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HEZEKIAH (the Zealot):

A martyr whom some scholars identify with Hezekiah ben Garon of the Talmud (Shab. 12a, 13b, 98b, 99a). He fought for Jewish freedom and the supremacy of the Jewish law at the time when Herod was governor of Galilee (47 B.C.). When King Aristobulus, taken prisoner by the Romans, had been poisoned by the followers of Pompey, Hezekiah ("Ezekias" in Josephus, "Ant." xiv. 9, §§ 2 et seq) gathered together the remnants of that king's army in the mountains of Galilee and carried on a successful guerrilla war against the Romans and Syrians, while awaiting the opportunity for a general uprising against Rome. The pious men of the country looked upon him as the avenger of their honor and liberty. Antipater, the governor of the country, and his sons, however, who were Rome's agents in Palestine, viewed this patriotic band differently. In order to curry favor with the Romans, Herod, unauthorized by the king Hyrcanus, advanced against Hezekiah, took him prisoner, and beheaded him, without the formality of a trial; and he also slew many of his followers. This deed excited the indignation of all the patriots. Hezekiah and his band were enrolled among the martyrs of the nation.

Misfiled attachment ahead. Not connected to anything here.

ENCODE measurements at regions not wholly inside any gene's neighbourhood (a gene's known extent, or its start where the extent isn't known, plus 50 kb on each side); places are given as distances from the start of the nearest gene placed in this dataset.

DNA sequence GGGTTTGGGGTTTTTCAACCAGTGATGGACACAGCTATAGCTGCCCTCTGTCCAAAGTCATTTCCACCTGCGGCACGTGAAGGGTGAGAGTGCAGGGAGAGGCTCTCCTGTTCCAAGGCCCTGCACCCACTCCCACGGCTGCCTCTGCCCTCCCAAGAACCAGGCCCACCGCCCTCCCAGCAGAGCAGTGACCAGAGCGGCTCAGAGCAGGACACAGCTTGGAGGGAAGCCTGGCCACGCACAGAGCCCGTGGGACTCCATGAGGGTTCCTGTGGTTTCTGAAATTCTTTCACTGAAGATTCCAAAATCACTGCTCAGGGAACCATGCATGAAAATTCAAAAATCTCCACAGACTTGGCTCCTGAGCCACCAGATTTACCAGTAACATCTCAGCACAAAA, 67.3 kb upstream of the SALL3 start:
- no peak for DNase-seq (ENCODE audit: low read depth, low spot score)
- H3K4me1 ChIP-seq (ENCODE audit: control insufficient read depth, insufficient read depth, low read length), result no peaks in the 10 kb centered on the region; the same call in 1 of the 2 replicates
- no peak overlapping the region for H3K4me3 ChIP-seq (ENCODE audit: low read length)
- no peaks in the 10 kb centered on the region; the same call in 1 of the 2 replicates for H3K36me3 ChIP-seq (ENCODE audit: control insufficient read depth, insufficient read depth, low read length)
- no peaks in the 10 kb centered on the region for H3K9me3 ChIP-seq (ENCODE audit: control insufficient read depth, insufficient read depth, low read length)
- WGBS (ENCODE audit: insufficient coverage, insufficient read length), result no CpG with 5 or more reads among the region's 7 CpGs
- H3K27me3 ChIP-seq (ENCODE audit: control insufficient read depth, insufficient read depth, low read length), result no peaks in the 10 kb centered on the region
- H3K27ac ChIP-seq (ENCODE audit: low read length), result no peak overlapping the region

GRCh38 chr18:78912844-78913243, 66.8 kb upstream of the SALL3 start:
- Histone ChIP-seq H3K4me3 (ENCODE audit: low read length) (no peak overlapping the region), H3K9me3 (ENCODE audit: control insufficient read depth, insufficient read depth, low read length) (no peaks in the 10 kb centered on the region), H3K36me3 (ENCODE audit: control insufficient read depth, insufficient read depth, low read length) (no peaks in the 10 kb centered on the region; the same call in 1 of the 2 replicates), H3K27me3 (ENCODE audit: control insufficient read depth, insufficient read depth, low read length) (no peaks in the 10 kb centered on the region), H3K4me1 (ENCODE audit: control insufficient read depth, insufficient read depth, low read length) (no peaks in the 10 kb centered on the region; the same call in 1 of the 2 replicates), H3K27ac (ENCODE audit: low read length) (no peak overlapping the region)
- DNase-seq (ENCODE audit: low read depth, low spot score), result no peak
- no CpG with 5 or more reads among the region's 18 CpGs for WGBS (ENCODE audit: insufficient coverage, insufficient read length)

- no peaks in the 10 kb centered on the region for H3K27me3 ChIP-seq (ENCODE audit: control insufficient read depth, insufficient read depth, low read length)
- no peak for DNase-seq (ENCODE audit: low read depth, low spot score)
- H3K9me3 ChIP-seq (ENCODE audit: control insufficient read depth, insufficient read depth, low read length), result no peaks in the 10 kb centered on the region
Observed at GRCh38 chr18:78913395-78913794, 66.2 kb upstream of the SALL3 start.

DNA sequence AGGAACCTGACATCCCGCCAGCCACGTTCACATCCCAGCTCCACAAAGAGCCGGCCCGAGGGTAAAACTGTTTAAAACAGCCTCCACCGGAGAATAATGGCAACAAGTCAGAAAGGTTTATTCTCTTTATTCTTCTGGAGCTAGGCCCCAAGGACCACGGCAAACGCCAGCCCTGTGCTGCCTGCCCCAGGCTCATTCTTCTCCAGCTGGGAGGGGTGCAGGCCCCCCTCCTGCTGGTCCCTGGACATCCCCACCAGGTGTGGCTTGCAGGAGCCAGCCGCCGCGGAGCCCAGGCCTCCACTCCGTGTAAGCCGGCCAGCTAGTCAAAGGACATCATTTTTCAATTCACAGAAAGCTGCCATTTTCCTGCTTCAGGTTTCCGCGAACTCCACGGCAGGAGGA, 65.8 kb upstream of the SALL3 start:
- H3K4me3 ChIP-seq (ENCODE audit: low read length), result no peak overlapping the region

Bibliography:
  • Schürer, Gesch. i. 348;
  • Mittheilungen der Oesterreichisch-Israelitischen Union, vii. (1895), No. 67, pp. 4 et seq.
E. C. J. Ta.
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